- Successful bid to establish Drought Resilience Adoption and Innovation Hub at Charles Sturt University in Wagga Wagga
- Project to receive $8 million in operational funding over four years as part of Australian Government’s Future Drought Fund
- Drought Hub will transform research and ideas into drought resilient solutions that have a positive impact on the community, economy and environment
A bid led by Charles Sturt University has been awarded a multimillion-dollar grant to establish a Drought Resilience Adoption and Innovation Hub at the University’s Wagga Wagga campus.
The Southern NSW Drought Hub will be one of eight across Australia which will enable user-centred agricultural innovation and research under the Department of Agriculture, Water and the Environment's Future Drought Fund.
The project will receive $8 million in operational funding over four years and will be centred at the Agrisciences Research and Business Park at Charles Sturt in Wagga Wagga.
The Drought Hub will be a consortium of research providers – including Charles Sturt - and users who will work collaboratively to address local drought resilience research and innovation priorities, with the core aims of ensuring research is useful and accessible for primary producers and increasing opportunities to commercialise innovation. The Drought Hub consortium will contribute an additional $11.9 million over the four years in financial and in kind contributions.
The Hub’s resources will be spread throughout southern NSW in a ‘hub-and-spoke’ model which will facilitate drought resilience outcomes in water management, food security, farming systems, agribusiness, community building, regional development and the environment.
Charles Sturt University Interim Vice-Chancellor Professor John Germov said the announcement was a fantastic result for the University and regional NSW.
“We’re excited to establish a Drought Resilience Adoption and Innovation Hub for southern NSW which will bring together farmers, industry and researchers to work on programs which drive drought resilience,” he said.
“The Hub will facilitate a truly collaborative approach to ensure the technological advances which will reduce the impact of drought in regional Australia are developed and shared.
“As Australia’s largest regional university with a long history of undertaking high quality research in agriculture that has an impact, we are well placed to provide leadership to ensure drought resilience knowledge is available in a way that’s relevant to this region’s climates, farming systems and conditions.”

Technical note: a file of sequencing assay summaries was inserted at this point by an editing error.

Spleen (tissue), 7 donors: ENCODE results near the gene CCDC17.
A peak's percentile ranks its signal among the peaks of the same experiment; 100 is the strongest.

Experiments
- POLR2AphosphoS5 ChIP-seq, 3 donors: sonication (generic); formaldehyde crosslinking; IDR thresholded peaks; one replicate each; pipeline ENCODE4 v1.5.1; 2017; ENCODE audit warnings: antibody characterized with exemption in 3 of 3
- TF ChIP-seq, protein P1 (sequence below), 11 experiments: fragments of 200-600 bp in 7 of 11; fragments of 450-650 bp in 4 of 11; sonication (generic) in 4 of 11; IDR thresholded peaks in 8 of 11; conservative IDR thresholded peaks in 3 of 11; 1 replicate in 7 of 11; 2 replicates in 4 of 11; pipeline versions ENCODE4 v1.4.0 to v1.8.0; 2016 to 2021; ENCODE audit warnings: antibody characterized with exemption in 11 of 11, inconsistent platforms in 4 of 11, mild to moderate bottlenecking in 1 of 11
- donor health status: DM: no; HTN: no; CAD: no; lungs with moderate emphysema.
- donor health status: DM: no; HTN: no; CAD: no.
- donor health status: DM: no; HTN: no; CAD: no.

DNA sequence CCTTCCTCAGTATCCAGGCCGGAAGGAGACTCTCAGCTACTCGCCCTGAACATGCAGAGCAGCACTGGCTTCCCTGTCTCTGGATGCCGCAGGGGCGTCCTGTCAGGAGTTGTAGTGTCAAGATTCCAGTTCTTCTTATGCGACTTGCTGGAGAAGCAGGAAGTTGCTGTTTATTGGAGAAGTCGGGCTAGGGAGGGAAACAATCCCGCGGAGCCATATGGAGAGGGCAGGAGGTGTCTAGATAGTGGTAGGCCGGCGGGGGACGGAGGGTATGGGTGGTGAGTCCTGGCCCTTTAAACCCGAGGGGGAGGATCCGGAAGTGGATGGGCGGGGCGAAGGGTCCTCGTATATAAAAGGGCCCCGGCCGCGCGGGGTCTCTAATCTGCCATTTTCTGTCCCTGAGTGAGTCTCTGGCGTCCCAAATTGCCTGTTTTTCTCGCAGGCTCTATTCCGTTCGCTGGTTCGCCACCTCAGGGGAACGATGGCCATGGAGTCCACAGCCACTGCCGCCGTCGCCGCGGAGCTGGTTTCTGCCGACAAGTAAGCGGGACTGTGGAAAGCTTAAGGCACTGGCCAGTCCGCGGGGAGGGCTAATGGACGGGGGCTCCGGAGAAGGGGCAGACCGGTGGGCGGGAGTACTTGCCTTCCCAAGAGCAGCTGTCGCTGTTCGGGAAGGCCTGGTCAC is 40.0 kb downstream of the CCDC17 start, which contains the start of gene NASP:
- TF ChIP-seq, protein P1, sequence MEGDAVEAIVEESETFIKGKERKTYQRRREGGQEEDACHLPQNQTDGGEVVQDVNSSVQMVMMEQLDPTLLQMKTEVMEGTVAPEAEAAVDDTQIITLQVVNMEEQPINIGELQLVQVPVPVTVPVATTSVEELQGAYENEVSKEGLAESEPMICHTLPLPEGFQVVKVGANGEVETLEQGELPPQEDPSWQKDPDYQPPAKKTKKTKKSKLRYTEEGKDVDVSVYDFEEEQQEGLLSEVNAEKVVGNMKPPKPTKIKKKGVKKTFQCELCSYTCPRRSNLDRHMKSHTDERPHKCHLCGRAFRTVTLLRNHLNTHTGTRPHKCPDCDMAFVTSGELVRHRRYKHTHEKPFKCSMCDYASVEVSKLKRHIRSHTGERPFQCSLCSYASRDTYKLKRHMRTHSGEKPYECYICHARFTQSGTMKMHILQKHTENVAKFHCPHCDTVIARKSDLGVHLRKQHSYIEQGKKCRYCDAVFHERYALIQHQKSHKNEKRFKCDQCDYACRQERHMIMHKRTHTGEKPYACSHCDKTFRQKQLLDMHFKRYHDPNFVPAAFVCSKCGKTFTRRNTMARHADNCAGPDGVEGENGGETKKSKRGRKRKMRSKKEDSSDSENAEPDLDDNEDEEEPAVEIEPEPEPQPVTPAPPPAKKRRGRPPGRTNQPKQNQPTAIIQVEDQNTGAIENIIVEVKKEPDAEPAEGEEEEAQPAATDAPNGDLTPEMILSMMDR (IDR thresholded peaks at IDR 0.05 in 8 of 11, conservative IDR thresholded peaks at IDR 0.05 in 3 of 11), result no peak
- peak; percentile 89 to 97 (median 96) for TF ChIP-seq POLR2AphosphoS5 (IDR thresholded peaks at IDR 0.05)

Minister for Agriculture, Drought and Emergency Management, the Hon David Littleproud was at AgriFutures at Charles Sturt in Wagga Wagga to make the announcement on Monday 12 April.
He said the Southern NSW Hub will be a shopfront for farmers to access innovative technologies that enable to be more prepared and drought resilient.
“The Hub will be a ‘hub and spoke’ model with resources, including staff and programs spread throughout Southern New South Wales to capitalise on the members skills, assets and networks to generate drought resilience outcomes in areas such as water management, food security, farming systems, agribusiness, community building, regional development and environment,” he said.
Charles Sturt’s partners in the successful bid are: Australian National University, Farming Systems Groups Alliance, First Nations Governance Circle, Local Land Services, NSW Department of Primary Industries, Rural Aid, University of Canberra and University of Wollongong.
The Hub will service an area which includes most of the Macquarie River catchment and lower reaches of the Darling River, the Illawarra and South Coast, Riverina, Australian Alps, Western NSW and includes Canberra, Dubbo, Orange and Bathurst and their surrounding regions.
WHAT TYPES OF RESEARCH PROJECTS WILLTHE DROUGHT HUB SEE?
A Charles Sturt University partnership program provides an insight into how the Drought Resilience Adoption and Innovation Hub can benefit primary producers and the agriculture industry.
Charles Sturt was a partner of the EverGraze research program which ran from 2003 to 2014, investigating how livestock enterprises could be best managed for profit and sustainability using perennial pastures.
The on-farm research was conducted, tested and implemented on properties around Wagga Wagga and Holbrook, with researchers examining the consequences of different combinations over varying time periods and identifying practices to reduce risk by making system-based decisions.
Charles Sturt Acting Deputy Vice-Chancellor (Research) Professor Michael Friend was a research leader for EverGraze, and said an important goal of that project - to generate information that was relevant and accessible to farmers – would be mirrored in the research to be undertaken at the Drought Hub.
“EverGraze demonstrated how on-farm research can be implemented to have a direct and positive impacts on primary producers and the environment,” he said.
“In essence the Drought Hub will reproduce that outcome on a mass scale, acting as a conduit for the kinds of research and technologies which the agriculture sector requires to ensure its sustainability.
“This successful bid is an acknowledgement of Charles Sturt University’s long record of impactful agriculture-based research and will have wonderful flow-on benefits for farmers, industry and the regions of southern NSW.”
Explore the world of social